Apple CEO Tim Cook didn’t mince words when he took to the stage to accept the Anti-Defamation League’s first Courage Against Hate Award at an event in New York City today. The executive used the keynote to address a wide range of issues, from anti-Semitism to LGBTQ rights — in many cases framing them in the context of corporate responsibility.
“I sometimes say that I worry less about computers that think like people and more about people that think like computers—without values or compassion, without concern for consequences,” Cook said, in a copy of the remarks provided to TechCrunch.
He also used the platform to address the company’s longstanding stance against providing a platform for hate — a hot-button issue as social networks have attempted to address the online proliferation of hate speech and conspiracy theories.
From the speech:
From the earliest days of iTunes, to Apple Music today, we have always prohibited music with a message of white supremacy. Why… Because it’s the right thing to do. And as we showed this year, we won’t give a platform to violent conspiracy theorists on the App Store. Why… Because it’s the right thing to do. My friends, if we can’t be clear on moral questions like these, then we’ve got big problems. At Apple, we are not afraid to say that our values drive our curation decisions. And why should we be? Doing what’s right — creating experiences free from violence and hate, experiences that empower creativity and new ideas — is what our customers want us to do. Technology should be about human potential. It should be about optimism. And we believe the future should belong to those who use technology to build a better, more inclusive and more hopeful world.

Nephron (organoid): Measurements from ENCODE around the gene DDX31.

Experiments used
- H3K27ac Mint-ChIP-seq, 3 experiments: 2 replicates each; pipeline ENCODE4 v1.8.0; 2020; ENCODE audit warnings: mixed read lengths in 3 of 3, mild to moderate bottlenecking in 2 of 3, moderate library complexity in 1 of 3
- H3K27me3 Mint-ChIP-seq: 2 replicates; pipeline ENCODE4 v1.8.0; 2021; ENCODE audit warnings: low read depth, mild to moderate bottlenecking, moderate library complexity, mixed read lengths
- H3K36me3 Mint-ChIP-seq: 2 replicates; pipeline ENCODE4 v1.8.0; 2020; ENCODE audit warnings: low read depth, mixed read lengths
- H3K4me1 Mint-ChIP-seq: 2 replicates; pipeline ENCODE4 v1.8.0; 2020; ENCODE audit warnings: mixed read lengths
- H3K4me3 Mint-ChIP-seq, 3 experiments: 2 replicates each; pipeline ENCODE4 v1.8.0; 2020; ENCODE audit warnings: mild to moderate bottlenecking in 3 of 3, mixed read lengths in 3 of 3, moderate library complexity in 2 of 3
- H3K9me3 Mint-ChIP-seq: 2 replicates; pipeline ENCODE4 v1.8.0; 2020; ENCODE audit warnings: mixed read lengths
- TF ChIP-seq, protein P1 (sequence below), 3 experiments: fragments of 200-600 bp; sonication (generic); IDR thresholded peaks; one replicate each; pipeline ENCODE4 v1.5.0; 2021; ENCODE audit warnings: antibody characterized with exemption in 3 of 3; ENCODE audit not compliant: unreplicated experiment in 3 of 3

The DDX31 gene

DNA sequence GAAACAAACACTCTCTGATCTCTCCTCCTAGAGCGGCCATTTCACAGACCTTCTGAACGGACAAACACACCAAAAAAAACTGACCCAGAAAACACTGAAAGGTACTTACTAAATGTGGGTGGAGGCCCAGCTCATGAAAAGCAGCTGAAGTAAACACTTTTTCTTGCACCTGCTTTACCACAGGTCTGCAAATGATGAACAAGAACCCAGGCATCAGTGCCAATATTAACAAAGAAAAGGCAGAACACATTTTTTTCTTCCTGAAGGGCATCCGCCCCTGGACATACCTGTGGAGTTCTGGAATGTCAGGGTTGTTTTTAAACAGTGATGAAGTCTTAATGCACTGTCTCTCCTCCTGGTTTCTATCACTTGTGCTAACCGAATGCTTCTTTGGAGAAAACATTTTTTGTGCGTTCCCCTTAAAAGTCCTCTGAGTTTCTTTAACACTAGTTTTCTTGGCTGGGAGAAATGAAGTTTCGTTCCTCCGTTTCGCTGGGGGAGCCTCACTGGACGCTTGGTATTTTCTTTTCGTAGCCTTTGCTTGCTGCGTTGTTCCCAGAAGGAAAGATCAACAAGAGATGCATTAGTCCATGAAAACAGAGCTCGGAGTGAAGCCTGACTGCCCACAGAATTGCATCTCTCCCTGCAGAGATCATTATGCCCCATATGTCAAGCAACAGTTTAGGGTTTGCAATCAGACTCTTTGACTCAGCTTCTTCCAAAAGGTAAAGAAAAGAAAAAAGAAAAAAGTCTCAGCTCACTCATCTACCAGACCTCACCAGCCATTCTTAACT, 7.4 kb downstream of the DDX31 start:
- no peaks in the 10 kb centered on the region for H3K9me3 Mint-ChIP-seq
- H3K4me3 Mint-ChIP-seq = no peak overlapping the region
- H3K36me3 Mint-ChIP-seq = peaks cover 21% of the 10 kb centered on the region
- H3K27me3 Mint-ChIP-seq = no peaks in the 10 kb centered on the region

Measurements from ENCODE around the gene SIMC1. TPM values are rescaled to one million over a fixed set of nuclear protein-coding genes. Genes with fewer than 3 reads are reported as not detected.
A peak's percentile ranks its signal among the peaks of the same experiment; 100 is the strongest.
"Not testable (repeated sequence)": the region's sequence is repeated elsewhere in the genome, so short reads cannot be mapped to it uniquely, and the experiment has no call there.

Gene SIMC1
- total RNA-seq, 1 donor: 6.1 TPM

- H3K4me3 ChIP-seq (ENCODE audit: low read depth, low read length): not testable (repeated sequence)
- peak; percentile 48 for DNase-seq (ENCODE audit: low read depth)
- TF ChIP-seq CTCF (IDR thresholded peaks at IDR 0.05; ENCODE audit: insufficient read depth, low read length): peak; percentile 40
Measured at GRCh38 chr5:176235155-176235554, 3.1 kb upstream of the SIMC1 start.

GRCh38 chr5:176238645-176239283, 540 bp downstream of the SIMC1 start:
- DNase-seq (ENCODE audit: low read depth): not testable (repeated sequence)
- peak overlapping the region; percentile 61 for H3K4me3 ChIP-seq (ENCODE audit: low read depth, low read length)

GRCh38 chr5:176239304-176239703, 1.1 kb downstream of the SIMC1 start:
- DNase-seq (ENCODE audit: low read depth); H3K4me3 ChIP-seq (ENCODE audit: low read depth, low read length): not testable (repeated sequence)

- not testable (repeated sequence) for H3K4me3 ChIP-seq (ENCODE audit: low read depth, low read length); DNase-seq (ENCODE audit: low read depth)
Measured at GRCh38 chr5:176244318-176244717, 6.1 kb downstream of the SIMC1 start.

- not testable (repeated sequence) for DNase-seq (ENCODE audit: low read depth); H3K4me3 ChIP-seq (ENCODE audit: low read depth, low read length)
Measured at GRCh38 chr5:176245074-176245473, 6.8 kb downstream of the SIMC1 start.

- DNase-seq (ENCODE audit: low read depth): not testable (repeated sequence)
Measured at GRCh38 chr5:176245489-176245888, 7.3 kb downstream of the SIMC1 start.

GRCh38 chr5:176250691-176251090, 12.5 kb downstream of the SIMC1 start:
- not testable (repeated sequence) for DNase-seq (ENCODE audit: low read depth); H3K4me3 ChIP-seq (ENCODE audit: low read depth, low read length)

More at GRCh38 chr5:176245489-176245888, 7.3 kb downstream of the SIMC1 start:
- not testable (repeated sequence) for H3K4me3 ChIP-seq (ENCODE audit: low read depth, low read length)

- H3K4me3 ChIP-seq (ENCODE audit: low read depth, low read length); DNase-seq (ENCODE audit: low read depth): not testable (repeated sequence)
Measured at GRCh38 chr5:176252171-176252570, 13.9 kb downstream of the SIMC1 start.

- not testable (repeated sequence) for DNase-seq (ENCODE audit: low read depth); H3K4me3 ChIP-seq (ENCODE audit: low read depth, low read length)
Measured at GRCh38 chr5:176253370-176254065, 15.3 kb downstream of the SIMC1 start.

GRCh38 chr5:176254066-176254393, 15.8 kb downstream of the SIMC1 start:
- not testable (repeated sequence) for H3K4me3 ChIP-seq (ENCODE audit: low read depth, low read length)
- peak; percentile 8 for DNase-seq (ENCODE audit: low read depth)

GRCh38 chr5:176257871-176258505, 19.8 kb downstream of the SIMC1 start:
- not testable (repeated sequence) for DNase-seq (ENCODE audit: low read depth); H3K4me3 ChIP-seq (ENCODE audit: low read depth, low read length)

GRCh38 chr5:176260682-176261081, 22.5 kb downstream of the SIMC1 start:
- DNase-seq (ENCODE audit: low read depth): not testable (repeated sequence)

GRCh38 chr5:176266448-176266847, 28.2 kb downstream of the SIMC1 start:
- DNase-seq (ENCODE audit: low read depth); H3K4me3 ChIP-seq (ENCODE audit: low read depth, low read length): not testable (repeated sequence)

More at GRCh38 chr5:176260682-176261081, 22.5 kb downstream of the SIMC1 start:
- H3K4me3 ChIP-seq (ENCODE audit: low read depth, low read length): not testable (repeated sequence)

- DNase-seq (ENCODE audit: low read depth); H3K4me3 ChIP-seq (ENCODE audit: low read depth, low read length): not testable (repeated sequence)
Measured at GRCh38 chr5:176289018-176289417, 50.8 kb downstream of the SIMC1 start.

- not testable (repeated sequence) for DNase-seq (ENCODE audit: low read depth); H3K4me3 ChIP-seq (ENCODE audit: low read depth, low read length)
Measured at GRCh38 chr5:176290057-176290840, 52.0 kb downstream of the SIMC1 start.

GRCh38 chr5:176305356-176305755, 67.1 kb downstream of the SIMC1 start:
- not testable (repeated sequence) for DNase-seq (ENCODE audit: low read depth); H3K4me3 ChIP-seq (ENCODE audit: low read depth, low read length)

There are no easy answers, as the last several years have proven. But Apple’s certainly taken a much stronger approach around issues of hate speech than many fellow tech giants.